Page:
Lament of the Righteous Against Traitors and Enemies.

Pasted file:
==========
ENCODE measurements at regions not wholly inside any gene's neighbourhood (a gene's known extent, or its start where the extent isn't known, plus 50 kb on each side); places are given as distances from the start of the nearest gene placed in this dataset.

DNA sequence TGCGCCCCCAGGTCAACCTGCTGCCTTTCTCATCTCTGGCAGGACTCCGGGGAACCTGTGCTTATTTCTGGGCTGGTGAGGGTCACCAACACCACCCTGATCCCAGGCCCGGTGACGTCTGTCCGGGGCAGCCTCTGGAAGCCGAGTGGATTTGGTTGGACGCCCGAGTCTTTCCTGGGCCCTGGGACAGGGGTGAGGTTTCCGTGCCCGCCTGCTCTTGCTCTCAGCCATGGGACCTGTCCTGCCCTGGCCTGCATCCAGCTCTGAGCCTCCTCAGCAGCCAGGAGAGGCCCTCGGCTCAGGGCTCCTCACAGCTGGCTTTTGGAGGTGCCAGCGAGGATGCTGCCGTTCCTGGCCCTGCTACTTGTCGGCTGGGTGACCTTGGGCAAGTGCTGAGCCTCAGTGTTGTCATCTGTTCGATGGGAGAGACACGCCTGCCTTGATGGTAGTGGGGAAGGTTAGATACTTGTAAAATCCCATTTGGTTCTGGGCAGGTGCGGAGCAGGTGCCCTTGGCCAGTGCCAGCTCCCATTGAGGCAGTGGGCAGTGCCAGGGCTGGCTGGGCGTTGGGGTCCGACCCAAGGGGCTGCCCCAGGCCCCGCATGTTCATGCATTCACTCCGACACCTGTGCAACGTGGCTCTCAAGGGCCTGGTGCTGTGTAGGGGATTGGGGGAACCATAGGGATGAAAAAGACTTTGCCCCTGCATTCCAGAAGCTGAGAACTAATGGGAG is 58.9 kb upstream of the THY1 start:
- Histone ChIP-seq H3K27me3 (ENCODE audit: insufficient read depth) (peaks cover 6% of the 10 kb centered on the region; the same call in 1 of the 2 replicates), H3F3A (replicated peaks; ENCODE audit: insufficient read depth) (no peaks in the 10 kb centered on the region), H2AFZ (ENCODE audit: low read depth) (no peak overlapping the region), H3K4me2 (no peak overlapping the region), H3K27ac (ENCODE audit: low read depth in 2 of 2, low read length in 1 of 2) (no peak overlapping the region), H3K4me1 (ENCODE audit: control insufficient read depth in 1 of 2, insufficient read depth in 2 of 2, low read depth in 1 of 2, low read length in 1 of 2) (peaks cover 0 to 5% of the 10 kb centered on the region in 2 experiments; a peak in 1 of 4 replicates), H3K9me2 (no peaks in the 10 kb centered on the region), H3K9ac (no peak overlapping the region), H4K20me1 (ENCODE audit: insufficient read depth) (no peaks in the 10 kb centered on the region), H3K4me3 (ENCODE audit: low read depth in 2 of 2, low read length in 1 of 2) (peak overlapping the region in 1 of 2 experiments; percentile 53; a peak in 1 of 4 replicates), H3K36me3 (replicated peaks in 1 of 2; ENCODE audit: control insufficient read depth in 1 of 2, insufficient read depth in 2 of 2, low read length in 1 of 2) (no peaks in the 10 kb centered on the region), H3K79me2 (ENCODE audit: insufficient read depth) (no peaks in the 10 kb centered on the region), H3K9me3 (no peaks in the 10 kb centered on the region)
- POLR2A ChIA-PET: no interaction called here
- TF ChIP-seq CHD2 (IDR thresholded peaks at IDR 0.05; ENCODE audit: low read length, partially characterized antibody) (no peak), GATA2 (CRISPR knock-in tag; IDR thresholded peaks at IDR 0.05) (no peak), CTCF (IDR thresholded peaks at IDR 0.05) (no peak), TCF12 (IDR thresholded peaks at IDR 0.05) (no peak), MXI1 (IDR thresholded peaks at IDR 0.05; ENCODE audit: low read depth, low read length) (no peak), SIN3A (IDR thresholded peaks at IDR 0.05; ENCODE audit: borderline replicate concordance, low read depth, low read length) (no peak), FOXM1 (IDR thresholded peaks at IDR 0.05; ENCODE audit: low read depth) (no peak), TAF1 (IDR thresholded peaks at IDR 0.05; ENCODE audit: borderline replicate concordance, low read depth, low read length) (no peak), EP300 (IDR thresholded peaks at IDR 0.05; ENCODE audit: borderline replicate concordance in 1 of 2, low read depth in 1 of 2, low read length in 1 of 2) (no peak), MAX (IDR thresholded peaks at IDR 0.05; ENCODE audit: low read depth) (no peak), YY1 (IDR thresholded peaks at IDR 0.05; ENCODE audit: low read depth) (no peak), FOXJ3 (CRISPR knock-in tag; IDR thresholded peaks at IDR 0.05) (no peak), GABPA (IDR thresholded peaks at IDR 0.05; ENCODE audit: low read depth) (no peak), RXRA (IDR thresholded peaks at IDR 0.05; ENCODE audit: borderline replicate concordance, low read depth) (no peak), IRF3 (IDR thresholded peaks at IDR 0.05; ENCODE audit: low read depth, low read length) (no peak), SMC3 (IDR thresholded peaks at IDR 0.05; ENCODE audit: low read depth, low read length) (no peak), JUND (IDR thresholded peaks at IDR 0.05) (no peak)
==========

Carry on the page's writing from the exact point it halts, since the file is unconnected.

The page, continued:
To the chief musician, for use in the liturgical part of worship, a psalm of David, in which he indeed may have reference to conditions of his own time, in his relation to Doeg, to Ahithophel, or to Shimei, but which at the same time is prophetical and typical of the relation in which Christ stood to the Jews and especially to Judas Iscariot, who betrayed Him. This is evident from the remarks of Peter at the election of Matthias, Acts 1, 16. 20. V. 1. Hold not Thy peace, as if God’s silence were an indication of His indifference, O God of my praise, the object of his praise, of whose help he was so sure that he could proclaim His glory even in advance; v. 2. for the mouth of the wicked and the mouth of the deceitful, literally, “of deceit,” said in an emphatic statement, are opened, that is, have the enemies opened, against me, as though in an effort to discredit him in court; they have spoken against me with a lying tongue, literally, “with a tongue of lies or falsehood,” since their entire being was wrapped up in lying, since they knew nothing else. V. 3. They compassed me about also, coming against him from all sides, with words of hatred, and fought against me without a cause, without his having given provocation to them. V. 4. For my love, that is, in return for all the love which he has shown them, they are my adversaries; but I give myself unto prayer, literally, “I am prayer,” that is, he gives forth his whole being in prayer, placing himself in the care of God in absolute trust. V. 5. And they have rewarded me evil for good, which he, on his part, showed toward them in all his dealings, and hatred for my love. Having thus set forth the wickedness of the adversaries, David singles out one of them, the type of Judas Iscariot, asking the Lord to punish him as he deserved. V. 6. Set Thou a wicked man over him, a power of punishment, an executioner, to drag him to judgment, and let Satan, in this case practically as the servant of God in carrying out the punishment fixed by Him, stand at his right hand, the usual position of the accusing witness. The court scene is further pictured. V. 7. When he shall be judged, let him be condemned, and let his prayer become sin, since it was not the crying of a penitent sinner, but of one in the depths of blasphemous despair. We are here reminded of the cry of Judas Iscariot: “I have sinned in that I have betrayed the innocent blood,” Matt. 27, 4. V. 8. Let his days be few, his life coming to an end before the time normally set for its length; and let another take his office, this statement being directly applied by Peter to the apostleship lost by Judas Iscariot, Acts 1,20. V. 9. Let his children be fatherless, orphaned by his violent death, and his wife a widow, his family sharing in the punishment of his guilt. V. 10. Let his children, who evidently followed their father in his wickedness, be continually vagabonds, wandering vagrants, and beg; let them seek their bread also out of their desolate places, prowling about at a distance from their ruined home. V. 11. Let the extortioner, the heartless creditor, catch all that he hath, as in a net or snare; and let the strangers spoil his labor, making that their plunder or booty over which he toiled with so much work. V. 12. Let there be none to extend mercy unto him, showing love to his children; neither let there be any to favor his fatherless children. V. 13. Let his posterity be cut off, by exterminating his family; and in the generation following, in the second generation, let their name be blotted out, so annihilated that not even a remembrance would be left. V. 14. Let the iniquity of his fathers be remembered with the Lord, and let not the sin of his mother be blotted out. V. 15. Let them be before the Lord continually, the iniquities of the father being unforgotten and unforgiven by the Lord, that He may cut off the memory of them from the earth, to the everlasting disgrace of the entire family, all of whose members, on account of their own wickedness, are burdened also with the guilt of their forbears, v. 16. because that he, the chief and representative enemy, remembered not to show mercy, but persecuted the poor and needy man, one who was already bowed down with suffering, that he might even slay the broken in heart. The Messianic character of this passage is seen from the corresponding section of Psalm 69, especially vv. 20-29. V. 17. As he loved cursing, so let it come unto him, it struck him with full force when he, in despair, took his own life; as he delighted not in blessing, so let it be far from him. His fate was the result of his own choice, made in spite of better knowledge and repeated warnings. V. 18. As he clothed himself with cursing, as one wrapping himself closely in it, happy in feeling it all about himself, like as with his garment, so let it come into his bowels like water, the curse penetrating into the innermost parts of his body, and like oil into his bones, saturating everything and bringing condemnation and punishment upon him. V. 19. Let it be unto him as the garment which covereth him, and for a girdle wherewith he is girded continually. All these imprecations are now summarized. V. 20. Let this be the reward, the well-deserved punishment, of mine adversaries from the Lord, and of them that speak evil against my soul, in repaying the love shown them with enmity in word and deed. They have brought the curse and punishment upon themselves, they have chosen the evil. The inspired singer now turns to lament and prayer. V. 21. But do Thou for me, O God the Lord, taking his part, showing him blessings, for Thy name’s sake; because Thy mercy, the grace of Jehovah, the God of salvation, is good, the source and foundation of all true spiritual blessings, deliver Thou me. V. 22. For I am poor and needy, this being particularly descriptive of the Messiah in His suffering as our Substitute, and My heart is wounded within Me, as when He Himself complained that His soul was exceeding sorrowful, even unto death, Matt. 26, 38. V. 23. I am gone like the shadow when it declineth, toward evening, just before it is swallowed up by darkness; I am tossed up and down as the locust, driven away like grasshoppers before the wind, Ex. 10, 19. V. 24. My knees are weak through fasting, His deep grief causing Him to loath all food; and My flesh faileth of fatness, emaciation following deep and sustained sorrow. V. 25. I became also a reproach unto them, Ps. 69, 11. 12; Matt. 27, 39-44; when they looked upon Me, they shaked their heads. V. 26. Help Me, O Lord, My God, the Messiah’s own prayer being recorded here as in Ps. 22 and 69; O save Me according to Thy mercy, v. 27. that they, the enemies, may know that this is Thy hand, that Thou, Lord, hast done it, His deliverance thus resulting in the glorification of Jehovah. V. 28. Let them curse, in a vain attempt to bring evil upon the Lord’s servant, but bless Thou, since God’s blessing more than offsets any curse on the part of men; when they arise, in order to carry out their evil designs, let them be ashamed; but let Thy Servant rejoice, knowing that the end of His suffering is near. V. 29. Let Mine adversaries be clothed with shame, on account of the fact that their evil plans miscarried, and let then cover themselves with their own confusion, as with a mantle, with the disgrace which their evil deeds brought upon them. V. 30. I will greatly praise the Lord with My mouth, for the deliverance which is bound to come; yea, I will praise Him among the multitude, in the midst of His congregation V. 31. For He shall stand at the right hand of the poor, to wage war in His behalf, to save Him from those that condemn His soul. Thus God, the righteous Judge, would eventually pronounce the sentence of justification upon His Servant. Cp. Is. 53, 8.